There are no lie-ins in the bush! As someone who loves a lie-in, I totally surprised myself on this holiday… once again I was up before dawn, before the kids in fact, both unheard of in my “city life”! After our 5:30am wake up we were quick to get ourselves and the kids kitted up in our warmest layers. And this time my husband took along the warm jacket I had insisted he packed 😉
After a mug of something warm to drink and a few rusks we all bundled into the safari truck and headed off to watch the dawn break over the bush – a magical time of the morning. We spotted elephant first – a bachelor herd having their breakfast. We tried to track a pack of wild dogs hunting impala but they were too quick for us so we headed back to observe 2 giraffe we had passed previously. Then after some “bundu” bashing we stumbled across a beautiful male kudu crossing the road with a seriously impressive set of horns!
Then it was time for tea – with a huge Marula tree as our backdrop we stopped for another warm drink and some snacks to sustain us during the hard work of game tracking! This was the perfect spot for a little impromptu photo shoot and resulted in a really lovely pic of us all – sometimes as the photographer you forget to stop and step out from behind the lens and I’m so glad we got our new Aussie friends to snap one of our family on safari…
This was to be our Aussie friends last day of their week in the bush and although they had managed to spot the Big 5, they were still on the hunt for a Hippopotamus! After our break our ranger Francois (aka Fa Fa – you’ll have to ask him why!) suddenly sprang into high gear – with a bit of detective work I realised why. The Shangaan name for Hippo had come over the radio and he was on a mission! One wallowing hippo later and he had some very happy guests…
And then it was time to head back to the lodge but not before one more sighting – Pumba and his warthog family! Such funny creatures! After a delicious breakfast it was time to relax…. The kids were given lovely little activity books by the lodge which entertained them for a while and then they had played chess with a ranger, coloured-in and wrote/drew about the animals they had seen in their travel journals. We took a short walk to the Africa on Foot treehouse and when I discovered the serenity it offered – double bed, soft pillows, views for miles I opted for a bit of “time-out” and quickly went to retrieve my book. A very kind and sacrificial husband allowed me some of my favourite memories of our safari trip: a few hours absorbed in my book high up above the African plains listening to the bird calls and breathing in the fresh African air. I reckon it was as close to heaven as I think it possible here on this earth!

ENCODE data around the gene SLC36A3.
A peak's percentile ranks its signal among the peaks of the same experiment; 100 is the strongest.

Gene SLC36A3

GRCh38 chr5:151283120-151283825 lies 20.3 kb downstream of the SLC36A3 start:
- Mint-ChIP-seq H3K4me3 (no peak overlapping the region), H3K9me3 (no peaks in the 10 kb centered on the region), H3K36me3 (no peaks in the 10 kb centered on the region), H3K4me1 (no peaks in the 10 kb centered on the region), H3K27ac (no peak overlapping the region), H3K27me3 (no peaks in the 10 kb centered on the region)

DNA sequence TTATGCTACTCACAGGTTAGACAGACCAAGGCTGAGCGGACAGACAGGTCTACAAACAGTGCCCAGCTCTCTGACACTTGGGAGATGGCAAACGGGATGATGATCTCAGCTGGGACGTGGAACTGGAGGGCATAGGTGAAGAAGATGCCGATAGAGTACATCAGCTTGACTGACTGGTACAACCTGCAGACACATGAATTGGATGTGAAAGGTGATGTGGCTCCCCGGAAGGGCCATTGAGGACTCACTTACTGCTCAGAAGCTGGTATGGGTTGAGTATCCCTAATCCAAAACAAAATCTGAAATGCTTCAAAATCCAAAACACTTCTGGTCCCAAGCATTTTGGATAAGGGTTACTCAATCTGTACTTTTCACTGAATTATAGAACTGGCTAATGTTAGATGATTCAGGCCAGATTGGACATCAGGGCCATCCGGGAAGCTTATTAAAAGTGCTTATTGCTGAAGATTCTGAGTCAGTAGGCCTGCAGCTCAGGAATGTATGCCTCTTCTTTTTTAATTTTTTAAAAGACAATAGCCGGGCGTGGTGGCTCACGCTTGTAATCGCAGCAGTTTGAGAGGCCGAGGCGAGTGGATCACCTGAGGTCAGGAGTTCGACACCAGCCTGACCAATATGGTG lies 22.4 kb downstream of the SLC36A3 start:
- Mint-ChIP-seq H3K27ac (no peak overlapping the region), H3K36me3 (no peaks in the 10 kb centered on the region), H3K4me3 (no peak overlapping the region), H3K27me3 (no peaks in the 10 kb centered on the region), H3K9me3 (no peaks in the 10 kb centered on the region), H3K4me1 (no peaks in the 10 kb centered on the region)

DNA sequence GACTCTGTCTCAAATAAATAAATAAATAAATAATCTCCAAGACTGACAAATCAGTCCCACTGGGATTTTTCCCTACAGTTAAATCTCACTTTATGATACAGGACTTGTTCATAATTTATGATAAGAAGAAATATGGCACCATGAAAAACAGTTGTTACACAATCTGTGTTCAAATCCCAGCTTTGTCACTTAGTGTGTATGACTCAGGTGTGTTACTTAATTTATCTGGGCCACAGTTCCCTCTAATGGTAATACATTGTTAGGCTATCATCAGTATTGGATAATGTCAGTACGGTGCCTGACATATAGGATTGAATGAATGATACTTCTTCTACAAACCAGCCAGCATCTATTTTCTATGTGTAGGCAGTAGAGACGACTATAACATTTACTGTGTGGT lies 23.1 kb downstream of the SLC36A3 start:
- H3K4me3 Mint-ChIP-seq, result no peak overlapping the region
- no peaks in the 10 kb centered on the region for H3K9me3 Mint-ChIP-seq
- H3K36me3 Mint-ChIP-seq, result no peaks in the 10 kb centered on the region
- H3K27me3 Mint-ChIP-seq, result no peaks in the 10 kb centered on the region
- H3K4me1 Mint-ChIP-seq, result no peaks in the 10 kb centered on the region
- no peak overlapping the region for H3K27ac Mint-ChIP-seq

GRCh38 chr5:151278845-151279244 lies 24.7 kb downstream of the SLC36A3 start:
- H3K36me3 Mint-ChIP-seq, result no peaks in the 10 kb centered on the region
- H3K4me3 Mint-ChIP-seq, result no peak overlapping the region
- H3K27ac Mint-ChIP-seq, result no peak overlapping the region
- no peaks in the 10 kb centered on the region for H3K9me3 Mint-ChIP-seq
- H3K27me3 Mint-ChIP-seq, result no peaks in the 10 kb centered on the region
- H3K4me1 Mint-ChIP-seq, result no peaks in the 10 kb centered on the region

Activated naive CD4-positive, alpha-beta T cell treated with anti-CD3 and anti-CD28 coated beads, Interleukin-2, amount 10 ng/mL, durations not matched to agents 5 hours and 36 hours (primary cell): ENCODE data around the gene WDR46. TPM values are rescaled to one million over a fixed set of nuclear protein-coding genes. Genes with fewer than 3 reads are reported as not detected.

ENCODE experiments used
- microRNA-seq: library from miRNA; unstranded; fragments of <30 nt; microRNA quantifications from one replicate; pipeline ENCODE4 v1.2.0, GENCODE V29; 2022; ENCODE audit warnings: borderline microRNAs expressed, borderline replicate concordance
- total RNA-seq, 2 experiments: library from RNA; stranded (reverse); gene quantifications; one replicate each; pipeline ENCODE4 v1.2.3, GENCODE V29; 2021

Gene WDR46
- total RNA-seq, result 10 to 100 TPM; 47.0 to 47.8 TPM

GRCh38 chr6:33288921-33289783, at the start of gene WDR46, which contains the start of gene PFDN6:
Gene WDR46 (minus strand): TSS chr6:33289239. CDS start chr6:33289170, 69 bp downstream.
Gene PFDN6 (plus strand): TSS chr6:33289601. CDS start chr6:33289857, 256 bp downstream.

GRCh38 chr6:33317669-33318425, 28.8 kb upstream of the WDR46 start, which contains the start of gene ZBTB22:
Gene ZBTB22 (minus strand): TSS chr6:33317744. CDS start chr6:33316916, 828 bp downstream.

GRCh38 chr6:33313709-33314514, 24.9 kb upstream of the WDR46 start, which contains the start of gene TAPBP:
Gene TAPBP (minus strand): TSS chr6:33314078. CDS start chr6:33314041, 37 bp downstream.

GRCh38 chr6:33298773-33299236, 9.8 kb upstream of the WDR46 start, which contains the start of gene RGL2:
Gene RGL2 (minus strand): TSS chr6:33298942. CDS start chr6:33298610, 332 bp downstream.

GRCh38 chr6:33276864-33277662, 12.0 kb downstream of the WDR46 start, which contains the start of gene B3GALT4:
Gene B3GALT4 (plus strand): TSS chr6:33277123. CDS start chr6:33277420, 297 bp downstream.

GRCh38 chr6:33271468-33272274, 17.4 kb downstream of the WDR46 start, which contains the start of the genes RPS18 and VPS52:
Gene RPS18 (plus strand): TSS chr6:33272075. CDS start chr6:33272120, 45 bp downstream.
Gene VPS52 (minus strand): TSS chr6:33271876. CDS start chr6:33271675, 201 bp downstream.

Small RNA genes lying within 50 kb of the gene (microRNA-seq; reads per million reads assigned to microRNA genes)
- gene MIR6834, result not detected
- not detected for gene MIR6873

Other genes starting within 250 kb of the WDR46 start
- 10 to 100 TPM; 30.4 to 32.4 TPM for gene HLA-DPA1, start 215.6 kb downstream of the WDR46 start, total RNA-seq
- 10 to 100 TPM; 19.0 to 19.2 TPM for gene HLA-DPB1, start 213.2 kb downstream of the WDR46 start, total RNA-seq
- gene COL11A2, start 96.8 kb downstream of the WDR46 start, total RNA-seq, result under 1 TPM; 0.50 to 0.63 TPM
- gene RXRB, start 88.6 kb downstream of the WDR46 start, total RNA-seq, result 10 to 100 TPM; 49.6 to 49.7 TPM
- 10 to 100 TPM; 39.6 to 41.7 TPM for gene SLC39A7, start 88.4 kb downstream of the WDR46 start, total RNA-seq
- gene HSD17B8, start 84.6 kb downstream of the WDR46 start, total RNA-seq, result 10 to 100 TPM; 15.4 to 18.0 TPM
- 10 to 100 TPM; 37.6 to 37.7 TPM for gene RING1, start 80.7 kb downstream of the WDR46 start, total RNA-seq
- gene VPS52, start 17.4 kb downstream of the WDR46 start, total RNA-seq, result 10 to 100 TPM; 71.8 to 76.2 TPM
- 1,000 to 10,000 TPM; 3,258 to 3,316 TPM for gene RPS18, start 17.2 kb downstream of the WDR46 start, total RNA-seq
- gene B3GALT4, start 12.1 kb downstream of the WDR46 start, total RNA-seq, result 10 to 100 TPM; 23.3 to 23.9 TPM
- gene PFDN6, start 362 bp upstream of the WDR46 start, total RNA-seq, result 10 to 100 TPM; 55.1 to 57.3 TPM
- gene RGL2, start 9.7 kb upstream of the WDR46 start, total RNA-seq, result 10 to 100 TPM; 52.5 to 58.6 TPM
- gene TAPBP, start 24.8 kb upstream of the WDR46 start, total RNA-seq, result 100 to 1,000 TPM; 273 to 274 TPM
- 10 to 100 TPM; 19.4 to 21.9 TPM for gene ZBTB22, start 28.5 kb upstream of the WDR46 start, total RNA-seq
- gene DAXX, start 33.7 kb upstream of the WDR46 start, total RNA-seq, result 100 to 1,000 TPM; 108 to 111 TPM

The awesome thing about the treehouse is that guests at Africa on Foot can actually opt to spend a night. There is a small ablution at the bottom of the stairs and a mossie net and chandelier add to the romance of night spent in the open air! I totally would have given it a try if I didn’t have the kids with us. Maybe next time!
After a few hours of bliss – reading and napping at leisure – it was time for lunch and then another game drive. This time we were joined by a new group of guests who were all keen to see the Big 5 and so Fa Fa was happy to oblige. Lions from the Ross Pride, who make this area their home, had been sighted earlier in the day so these were to be our goal.
After just a day in the bush Ben was already remembering the Shangaan names for the animals and quickly realised that we were tracking “Ngala”. The kids were amped! But before we got to the lions we came across the most enormous Elephant Bull – a “tusker” of epic proportions who quietly made his way around our vehicle.